Cacophony. That’s a funny word. Do you know what it means? It’s defined as, “a harsh discordant and meaningless mixture of sounds.” It’s like the orchestra when it’s warming up. It’s like the city street filled with engine noise and horns and shouts of people. We live in a world that is filled with cacophony. A lot of noise.
Recently a brother in our meeting asked me, “What do you think of Matthew 28:19?”
“Go therefore and make disciples of all nations, baptizing them in the name of the Father and of the Son and of the Holy Spirit.”
How often are you anxious? You’ll be trying to concentrate on something and you keep getting distracted to a problem. You lie awake at night with something churning in your mind causing consternation. The more you think about it the more your palms sweat. There is a pit in your stomach. Your heart beats faster.
We’ve all felt that way. The question is how often do you feel that way?
The subject of Elisha healing the leprous Naaman is one with obvious lessons and I thought it would be good to move through the story this morning.
Naaman was an amazing example of humility and faith. His faith was so pronounced that Jesus picked him as an example to the synagogue in Nazareth. If you’ll turn to Luke 4:22 you’ll see after Jesus’ reading of Isaiah that the people were amazed and doubted by saying, “Is not this Joseph’s son?” There was a great amount of skepticism towards Jesus, so he responded to their unbelief in verse 23,
Not too long ago, I called up an old acquaintance, a brother in Christ. We had sporadically kept in touch throughout the years even though we lived very far apart. At one time we had been in the same ecclesia and shared some special history, so I felt a close bond to him. It had been awhile since we had talked. A lady picked up the phone and said, “There’s no one here by that name. You must have the wrong number”. I double checked but that was the one I had always used. I emailed him to get what must be a new number. No answer.
Josiah was an amazingly unique king. The record in 2 Kings 23:25 gives the summary of his life like this,
“And like unto him was there no king before him, that turned to the LORD with all his heart, and with all his soul, and with all his might, according to all the law of Moses; neither after him arose there any like him.”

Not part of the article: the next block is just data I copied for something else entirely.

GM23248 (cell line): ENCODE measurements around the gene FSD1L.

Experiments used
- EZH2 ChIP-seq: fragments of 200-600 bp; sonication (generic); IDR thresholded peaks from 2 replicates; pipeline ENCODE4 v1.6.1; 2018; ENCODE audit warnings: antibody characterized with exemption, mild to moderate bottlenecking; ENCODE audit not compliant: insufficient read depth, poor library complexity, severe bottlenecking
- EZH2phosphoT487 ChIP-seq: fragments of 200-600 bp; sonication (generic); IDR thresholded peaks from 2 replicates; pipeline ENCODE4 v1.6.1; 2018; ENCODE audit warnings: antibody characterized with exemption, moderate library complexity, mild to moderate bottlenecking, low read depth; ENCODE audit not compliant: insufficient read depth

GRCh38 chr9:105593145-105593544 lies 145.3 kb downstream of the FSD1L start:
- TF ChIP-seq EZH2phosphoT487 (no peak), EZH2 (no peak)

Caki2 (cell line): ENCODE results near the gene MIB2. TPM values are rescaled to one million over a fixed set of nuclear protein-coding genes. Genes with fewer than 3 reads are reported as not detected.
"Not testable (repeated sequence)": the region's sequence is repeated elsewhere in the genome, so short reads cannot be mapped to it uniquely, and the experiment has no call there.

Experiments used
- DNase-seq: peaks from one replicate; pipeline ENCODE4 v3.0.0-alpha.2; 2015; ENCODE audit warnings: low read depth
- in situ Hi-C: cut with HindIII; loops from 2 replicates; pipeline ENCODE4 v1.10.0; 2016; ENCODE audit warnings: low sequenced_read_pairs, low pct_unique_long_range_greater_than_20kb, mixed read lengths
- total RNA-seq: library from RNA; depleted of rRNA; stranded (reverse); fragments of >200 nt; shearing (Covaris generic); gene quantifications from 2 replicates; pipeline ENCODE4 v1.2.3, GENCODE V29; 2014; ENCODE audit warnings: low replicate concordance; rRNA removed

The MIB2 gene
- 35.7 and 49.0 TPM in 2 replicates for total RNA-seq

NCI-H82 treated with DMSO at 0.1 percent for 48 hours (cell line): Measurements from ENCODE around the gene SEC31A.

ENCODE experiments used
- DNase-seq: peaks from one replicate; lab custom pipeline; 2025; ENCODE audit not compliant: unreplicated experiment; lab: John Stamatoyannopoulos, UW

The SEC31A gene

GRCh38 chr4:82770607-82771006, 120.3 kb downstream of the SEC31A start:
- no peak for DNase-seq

There had been good kings before but none that responded so thoroughly and whole hearted as King Josiah. His dedication and zeal were unsurpassed.
I’d like to share a story with you about compassion or rather the lack there of. This is a true tale with a twist. It’s an experience where it turns out the person you thought you knew so well turns out to be completely different. Revelations come to light and your whole world changes. It’s about compassions lost.
After all these years of giving exhortations I’ve finally come up with a good one. Well, really, the only reason it is a good one is because it is full of good Greek words like euodia, eusebia, eulogeo and eucharisteo. You’ll notice that all these words start with the sound “yoo”, the letters “eu”. The Greek language has several of these prefixes that when added to a normal word change it, amplify it and give it a deeper meaning. Adding the letters “eu” to the front of a word gives the added meaning of being “good” or “well”.
Christadelphians have been using the word “ecclesia” in place of church for a long time and for good reasons. It is a special word with a lot of meaning for us, yet I wonder if it is becoming too commonplace. We get used to a word and it can lose its vitality. How do you look at your ecclesia?
In Hebrews 12:18-24 the writer compares the ecclesia to the children of Israel before mount Sinai.
I’ll admit that I’m an introvert. Somebody who’d rather be alone. Completing some task by myself. I enjoy being that way but at other times I wish I was more of an extrovert. Somebody who is naturally friendly and needs companions. To be that someone who people feel comfortable to confide in and get advice. Therefore, in the mold of a typical introvert, I found it interesting to read on the subject of friendship.